Every entrepreneur has faced howls of derision when they tell them about their business idea. People will question you, some will actively try and discourage you. This isn’t because these people are malicious or wish you ill. Some may, but often, people simply cannot imagine things done differently, they resist change even in their personal lives. The idea of change as a good thing, is strange to many people, even in this era of innovation. A prophet is often unappreciated in his own town. We seldom imagine that people we know can achieve anything important. This extends to people who listen as people they know discuss their business ideas. Add to that, the risk entailed in becoming an entrepreneur, and you should be prepared for a largely negative reaction to your ideas. So, you will need to have a thick skin, to believe in your idea, to keep going even as others doubt.

  1. Be Prepared to Walk Away

You need to protect the integrity of your business, its values, its strategic goals, its mission and its interests. Oftentimes, you will have to make the decision whether or not to continue with a business relationship. For instance, a customer may be your biggest customer around, but your business relationship with that customer may take you away from doing what you feel you need to do to get where you want to go. These are big decisions that can negatively impact the short-term financial results of the business. However, if the decision is the correct one, the business will gain from this decision, in the medium-to-long term, and you will look back on this decision as key to your success.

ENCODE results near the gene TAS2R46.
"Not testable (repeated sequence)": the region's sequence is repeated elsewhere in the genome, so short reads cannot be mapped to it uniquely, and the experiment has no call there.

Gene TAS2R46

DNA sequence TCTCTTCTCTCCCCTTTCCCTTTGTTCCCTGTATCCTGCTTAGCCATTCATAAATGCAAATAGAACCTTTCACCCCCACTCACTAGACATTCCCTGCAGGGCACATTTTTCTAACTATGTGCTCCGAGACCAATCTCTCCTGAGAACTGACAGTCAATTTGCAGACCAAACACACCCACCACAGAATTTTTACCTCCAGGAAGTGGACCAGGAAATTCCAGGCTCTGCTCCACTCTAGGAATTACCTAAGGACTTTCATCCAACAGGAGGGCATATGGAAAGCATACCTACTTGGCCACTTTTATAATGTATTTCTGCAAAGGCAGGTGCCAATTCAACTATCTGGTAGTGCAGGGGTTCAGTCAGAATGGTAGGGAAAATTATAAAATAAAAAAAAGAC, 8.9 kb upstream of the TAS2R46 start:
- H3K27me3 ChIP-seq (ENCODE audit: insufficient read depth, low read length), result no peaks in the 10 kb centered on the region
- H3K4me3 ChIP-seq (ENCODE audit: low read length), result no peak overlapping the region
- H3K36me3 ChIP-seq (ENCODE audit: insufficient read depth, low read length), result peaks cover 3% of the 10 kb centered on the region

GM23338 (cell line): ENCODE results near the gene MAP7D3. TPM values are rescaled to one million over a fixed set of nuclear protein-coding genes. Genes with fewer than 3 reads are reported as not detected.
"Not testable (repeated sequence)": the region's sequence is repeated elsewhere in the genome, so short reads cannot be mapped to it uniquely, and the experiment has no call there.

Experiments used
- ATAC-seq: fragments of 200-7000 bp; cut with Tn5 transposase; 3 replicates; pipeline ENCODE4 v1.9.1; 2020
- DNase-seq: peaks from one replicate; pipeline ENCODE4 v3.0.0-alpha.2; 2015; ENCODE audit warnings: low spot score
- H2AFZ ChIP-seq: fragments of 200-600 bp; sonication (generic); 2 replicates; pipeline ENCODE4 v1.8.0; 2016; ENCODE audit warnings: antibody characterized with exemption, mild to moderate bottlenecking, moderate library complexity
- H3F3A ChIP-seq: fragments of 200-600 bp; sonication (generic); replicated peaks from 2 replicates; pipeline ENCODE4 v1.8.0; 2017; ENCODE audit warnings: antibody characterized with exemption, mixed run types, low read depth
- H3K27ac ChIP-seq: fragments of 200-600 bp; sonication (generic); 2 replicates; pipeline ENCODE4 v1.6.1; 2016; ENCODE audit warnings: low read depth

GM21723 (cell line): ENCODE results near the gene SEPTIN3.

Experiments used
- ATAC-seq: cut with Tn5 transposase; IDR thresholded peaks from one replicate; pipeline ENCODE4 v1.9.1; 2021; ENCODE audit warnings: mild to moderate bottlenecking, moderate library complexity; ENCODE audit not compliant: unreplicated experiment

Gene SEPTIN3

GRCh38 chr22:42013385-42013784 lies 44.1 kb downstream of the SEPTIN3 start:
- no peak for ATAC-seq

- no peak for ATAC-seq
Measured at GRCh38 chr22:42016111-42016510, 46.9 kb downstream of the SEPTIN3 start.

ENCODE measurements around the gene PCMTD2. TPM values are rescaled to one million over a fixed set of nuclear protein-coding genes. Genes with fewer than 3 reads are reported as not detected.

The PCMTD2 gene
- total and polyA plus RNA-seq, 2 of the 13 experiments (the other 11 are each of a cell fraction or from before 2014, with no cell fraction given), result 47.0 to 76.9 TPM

Some clients, for example, are a huge headache, and maintaining that relationship is costly and time-consuming. If, having assessed where most of your complaints are coming from, and whether you have truly done everything reasonable to provide the best service to this client, then you should terminate that relationship.

  1. Get the Right Tools for your Business

Nobody likes expenses, but there are certain expenses that are vital, not just to the survival of your business, but to its prosperity. Software and other services, especially in an era of cloud computing and a broader shift to digital, are important for virtually every business. The costs may be large, but the value gained more than makes up for it. Don’t cheap out on your own business. Give it the platform to succeed by investing in the tools you know it needs.

Find more details here on how you can create America’s next great business.